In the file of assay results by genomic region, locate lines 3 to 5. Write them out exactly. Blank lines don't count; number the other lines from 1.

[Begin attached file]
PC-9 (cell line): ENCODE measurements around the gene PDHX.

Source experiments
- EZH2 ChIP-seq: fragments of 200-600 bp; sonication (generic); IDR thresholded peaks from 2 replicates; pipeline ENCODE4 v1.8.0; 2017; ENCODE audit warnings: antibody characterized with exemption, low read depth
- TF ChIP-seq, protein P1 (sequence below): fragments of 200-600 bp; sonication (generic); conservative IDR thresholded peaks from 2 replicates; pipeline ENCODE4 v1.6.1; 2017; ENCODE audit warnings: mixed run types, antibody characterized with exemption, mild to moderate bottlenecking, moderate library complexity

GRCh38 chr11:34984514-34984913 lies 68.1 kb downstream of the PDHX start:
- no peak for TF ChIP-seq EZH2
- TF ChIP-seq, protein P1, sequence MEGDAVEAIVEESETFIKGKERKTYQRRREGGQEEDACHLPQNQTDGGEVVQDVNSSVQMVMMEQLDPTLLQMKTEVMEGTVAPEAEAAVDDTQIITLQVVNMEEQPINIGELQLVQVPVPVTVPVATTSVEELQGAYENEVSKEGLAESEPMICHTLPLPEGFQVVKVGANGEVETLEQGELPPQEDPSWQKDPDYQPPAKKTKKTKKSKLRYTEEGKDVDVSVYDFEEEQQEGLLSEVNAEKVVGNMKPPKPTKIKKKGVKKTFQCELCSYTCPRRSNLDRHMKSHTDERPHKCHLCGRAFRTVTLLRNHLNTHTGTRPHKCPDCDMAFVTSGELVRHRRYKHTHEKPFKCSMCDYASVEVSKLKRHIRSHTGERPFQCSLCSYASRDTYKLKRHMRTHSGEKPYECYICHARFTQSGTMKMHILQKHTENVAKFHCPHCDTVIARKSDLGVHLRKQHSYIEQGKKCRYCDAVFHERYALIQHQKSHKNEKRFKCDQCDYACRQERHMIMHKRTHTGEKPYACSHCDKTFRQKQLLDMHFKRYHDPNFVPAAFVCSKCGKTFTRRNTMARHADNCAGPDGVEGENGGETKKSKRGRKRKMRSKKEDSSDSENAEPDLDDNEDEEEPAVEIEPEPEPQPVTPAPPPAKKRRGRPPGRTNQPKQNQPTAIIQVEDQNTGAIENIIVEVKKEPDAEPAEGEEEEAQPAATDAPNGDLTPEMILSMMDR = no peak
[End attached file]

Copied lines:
- EZH2 ChIP-seq: fragments of 200-600 bp; sonication (generic); IDR thresholded peaks from 2 replicates; pipeline ENCODE4 v1.8.0; 2017; ENCODE audit warnings: antibody characterized with exemption, low read depth
- TF ChIP-seq, protein P1 (sequence below): fragments of 200-600 bp; sonication (generic); conservative IDR thresholded peaks from 2 replicates; pipeline ENCODE4 v1.6.1; 2017; ENCODE audit warnings: mixed run types, antibody characterized with exemption, mild to moderate bottlenecking, moderate library complexity

GRCh38 chr11:34984514-34984913 lies 68.1 kb downstream of the PDHX start: